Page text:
Emasculation of men: Part II

0 comments, Sunday, November 4th, 2012, by Faith Heaton Jolley, in Opinions
An article was written a few weeks ago that stirred the masses of feminists and equal-rights activists alike.

“The emascualation of men” was written in an attempt to thwart the tipping scale of inequality between men and women. In summary, the author was stating that women have always been “the underdogs” in society, but that since the feminist movement, the tables have been flipped and men are now being thrust into the inequality ring by unfair representations from the media, etc. (To fully understand this article, I would suggest you read the previous one I am referring to.) I would like to respond to some of the claims that made in that article.

We all know that social institutions form around structures of power. They always have and they probably always will. Charles Darwin’s “survival of the fittest” mentality has seemed to permeate the social hiearchy of the human race since the beginning of time.

As a result, there are always those that are more powerful and those that are weaker in a society. It is safe to assume from observing history that men and women have fallen into that same structure and that men have accepted the role of dominant and women have been left with the role of passive.

Social institutions are constantly trying to categorize and label things. As a result, men have been labeled as being dominant, aggressive, leader figures while women have been labeled as being passive, submissive, nurturing figures. Some may argue that these gender roles are part of human nature, and others argue that society has assigned these gender roles as part of the social hierarchy of power. Because let’s face it, everything in life is always about some type of power struggle.

Now, I am not saying that it is wrong for women to want to be mothers and fulfill the role of nurturer. My own mother and many family members and friends are amazing women that fit the stereotypical gender role of a female and that is perfectly fine. And I am not saying that it is wrong for men to want to be a leader and bread-winner for their family. That is perfectly noble as well for them to live up to the stereotypical gender role of a male.

But, I am saying that it is wrong that we have been branded and squeezed into these categories from the day we were born and the doctors found out what gender we were. Many women are not passive by nature and would like to have an opportunity at being a leader in society. And many men are not aggressive or dominant by nature and they shouldn’t be forced to live up to unrealistic expectactions that they must be the provider and bread-winner.

So, obviously both sexes have been treated unequally anytime they don’t fit into their stereotypical gender role. And the main issue that I have with the previous author’s article is that he is continuing to look at life through these implanted social gender roles. The fact that the title of his article is “The emasculation of men” means that by women taking a step up the ladder of leadership, somehow men are losing some of their rights, privileges, or attributes of being a male. One of our website commentors summed up the point that I feel is the most critical critique of the previous article.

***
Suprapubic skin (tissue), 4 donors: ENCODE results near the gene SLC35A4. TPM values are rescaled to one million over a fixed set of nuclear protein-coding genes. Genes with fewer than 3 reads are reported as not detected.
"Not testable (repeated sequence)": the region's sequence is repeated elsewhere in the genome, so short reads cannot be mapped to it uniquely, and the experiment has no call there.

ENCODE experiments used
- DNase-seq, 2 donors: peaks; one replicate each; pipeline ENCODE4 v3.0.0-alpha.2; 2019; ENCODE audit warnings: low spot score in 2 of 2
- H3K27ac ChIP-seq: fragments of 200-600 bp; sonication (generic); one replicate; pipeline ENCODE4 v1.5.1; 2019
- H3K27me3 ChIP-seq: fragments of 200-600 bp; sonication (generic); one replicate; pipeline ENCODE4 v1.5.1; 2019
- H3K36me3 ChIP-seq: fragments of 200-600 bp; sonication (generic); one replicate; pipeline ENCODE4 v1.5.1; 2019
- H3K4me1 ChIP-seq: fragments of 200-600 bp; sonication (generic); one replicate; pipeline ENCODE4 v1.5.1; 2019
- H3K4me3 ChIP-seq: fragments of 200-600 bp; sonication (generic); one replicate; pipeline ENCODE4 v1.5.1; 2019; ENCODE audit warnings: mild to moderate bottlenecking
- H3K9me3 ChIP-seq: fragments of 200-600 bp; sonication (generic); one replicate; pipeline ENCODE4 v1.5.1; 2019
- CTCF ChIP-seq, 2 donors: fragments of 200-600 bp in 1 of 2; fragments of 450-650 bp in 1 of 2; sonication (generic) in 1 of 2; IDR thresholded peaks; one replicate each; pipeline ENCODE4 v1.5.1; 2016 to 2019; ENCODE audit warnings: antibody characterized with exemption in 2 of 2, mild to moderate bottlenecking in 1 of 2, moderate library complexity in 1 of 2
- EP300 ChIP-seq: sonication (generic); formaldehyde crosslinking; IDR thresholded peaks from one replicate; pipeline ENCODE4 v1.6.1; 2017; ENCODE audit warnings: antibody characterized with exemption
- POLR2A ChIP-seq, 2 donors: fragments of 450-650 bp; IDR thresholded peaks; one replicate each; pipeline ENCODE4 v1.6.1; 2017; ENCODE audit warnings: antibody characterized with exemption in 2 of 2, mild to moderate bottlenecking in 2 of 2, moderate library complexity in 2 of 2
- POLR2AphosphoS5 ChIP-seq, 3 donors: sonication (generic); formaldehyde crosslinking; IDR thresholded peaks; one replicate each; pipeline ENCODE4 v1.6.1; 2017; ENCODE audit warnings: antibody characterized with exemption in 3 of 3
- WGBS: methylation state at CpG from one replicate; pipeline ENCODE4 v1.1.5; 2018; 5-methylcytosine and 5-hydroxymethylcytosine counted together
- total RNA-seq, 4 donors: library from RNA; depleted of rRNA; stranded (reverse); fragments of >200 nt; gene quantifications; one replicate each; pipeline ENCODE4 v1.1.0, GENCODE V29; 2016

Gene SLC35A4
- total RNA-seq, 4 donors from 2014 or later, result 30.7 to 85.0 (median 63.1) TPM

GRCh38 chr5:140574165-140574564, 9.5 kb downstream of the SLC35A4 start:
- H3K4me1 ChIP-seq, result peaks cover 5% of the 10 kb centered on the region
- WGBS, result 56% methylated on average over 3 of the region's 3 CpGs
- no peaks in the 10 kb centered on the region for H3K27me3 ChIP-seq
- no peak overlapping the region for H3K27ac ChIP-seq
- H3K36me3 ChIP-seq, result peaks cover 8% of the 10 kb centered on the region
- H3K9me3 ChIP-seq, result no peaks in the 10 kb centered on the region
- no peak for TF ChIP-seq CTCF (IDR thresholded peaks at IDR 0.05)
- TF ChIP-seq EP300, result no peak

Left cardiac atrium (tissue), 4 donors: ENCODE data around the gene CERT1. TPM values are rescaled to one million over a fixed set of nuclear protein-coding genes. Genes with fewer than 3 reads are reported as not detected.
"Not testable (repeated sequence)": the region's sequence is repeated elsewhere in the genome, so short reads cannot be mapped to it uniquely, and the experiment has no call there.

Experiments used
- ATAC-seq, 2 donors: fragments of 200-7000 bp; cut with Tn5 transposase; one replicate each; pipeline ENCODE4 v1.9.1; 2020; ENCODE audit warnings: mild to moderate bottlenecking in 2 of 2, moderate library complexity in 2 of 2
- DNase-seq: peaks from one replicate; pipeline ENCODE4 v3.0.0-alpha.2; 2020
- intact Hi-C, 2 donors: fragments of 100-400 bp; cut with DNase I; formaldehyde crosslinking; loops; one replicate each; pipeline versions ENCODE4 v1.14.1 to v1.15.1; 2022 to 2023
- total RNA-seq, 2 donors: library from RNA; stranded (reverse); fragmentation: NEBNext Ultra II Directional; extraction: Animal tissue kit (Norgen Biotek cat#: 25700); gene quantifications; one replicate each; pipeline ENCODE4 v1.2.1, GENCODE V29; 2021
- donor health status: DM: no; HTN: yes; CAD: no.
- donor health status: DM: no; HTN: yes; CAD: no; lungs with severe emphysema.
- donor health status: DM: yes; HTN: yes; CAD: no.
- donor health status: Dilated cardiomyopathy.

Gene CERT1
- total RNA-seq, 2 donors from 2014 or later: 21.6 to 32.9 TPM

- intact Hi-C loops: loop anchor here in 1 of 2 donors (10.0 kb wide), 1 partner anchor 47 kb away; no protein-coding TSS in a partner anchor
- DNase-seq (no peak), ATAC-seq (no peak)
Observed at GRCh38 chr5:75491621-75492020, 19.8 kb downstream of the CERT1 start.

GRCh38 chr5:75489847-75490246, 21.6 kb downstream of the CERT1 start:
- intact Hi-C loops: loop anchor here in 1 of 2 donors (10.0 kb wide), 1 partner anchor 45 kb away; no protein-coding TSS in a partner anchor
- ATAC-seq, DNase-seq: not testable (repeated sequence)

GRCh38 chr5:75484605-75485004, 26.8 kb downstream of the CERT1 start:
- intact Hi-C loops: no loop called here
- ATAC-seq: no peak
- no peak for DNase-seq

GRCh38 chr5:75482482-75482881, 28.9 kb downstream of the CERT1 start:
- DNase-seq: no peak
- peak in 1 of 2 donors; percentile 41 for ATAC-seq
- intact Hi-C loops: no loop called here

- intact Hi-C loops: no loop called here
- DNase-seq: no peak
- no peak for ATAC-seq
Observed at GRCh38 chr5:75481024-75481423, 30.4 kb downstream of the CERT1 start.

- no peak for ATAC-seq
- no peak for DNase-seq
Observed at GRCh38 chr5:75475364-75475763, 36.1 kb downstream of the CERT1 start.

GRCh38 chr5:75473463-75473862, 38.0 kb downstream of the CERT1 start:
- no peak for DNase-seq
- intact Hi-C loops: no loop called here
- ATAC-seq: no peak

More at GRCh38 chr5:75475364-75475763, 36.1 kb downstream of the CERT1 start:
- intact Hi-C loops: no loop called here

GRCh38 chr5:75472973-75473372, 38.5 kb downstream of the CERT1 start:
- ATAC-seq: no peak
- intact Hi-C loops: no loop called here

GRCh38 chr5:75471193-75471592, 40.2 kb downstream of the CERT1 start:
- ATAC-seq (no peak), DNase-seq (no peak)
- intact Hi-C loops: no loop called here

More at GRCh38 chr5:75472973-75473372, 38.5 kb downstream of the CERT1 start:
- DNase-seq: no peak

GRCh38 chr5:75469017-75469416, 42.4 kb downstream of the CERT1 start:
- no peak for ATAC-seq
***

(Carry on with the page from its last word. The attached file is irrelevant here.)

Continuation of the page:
“To be ‘emasculated,’ you must define what it means to be ‘masculine,’” said Meg N. “If you’re defining ‘masculine’ as ‘adhering to traditional gender roles, where the man is the financial provider, the decision maker, and the overall leader,’ then sure, you’re being emasculated. Why does being emasculated based on those standards have to be a negative thing, though? The very concept of emasculation is sexist—because it defines certain roles (such as leadership positions) as masculine. If men are being emasculated, that would mean that women are being ‘masculated,’ which means they are gaining more power and influence—so having power and influence is what it means to be male?”

That is the same point that I am trying to make with this article. The battle and power struggle between the sexes would cease if we would stop laboring under the mindset of these stereotypical gender roles. Women can be leaders, workers, providers and the world isn’t going to come to an end. Men can be nurturing, submissive, stay-at-home dads and society will continue to function.

We need to stop placing ourselves in a box and restricting growth and opportunity for those that don’t fit the mold. There doesn’t need to be such strongly defined roles for the sexes. Then men wouldn’t be portrayed in commercials as incompetent at changing a diaper and women would get paid the same amount for the same jobs as their male counterparts.

But, for this to be accomplished, you would have to talk to the person in charge, because it is inevitably all about power and who is willing to give up theirs.

About Faith Heaton Jolley

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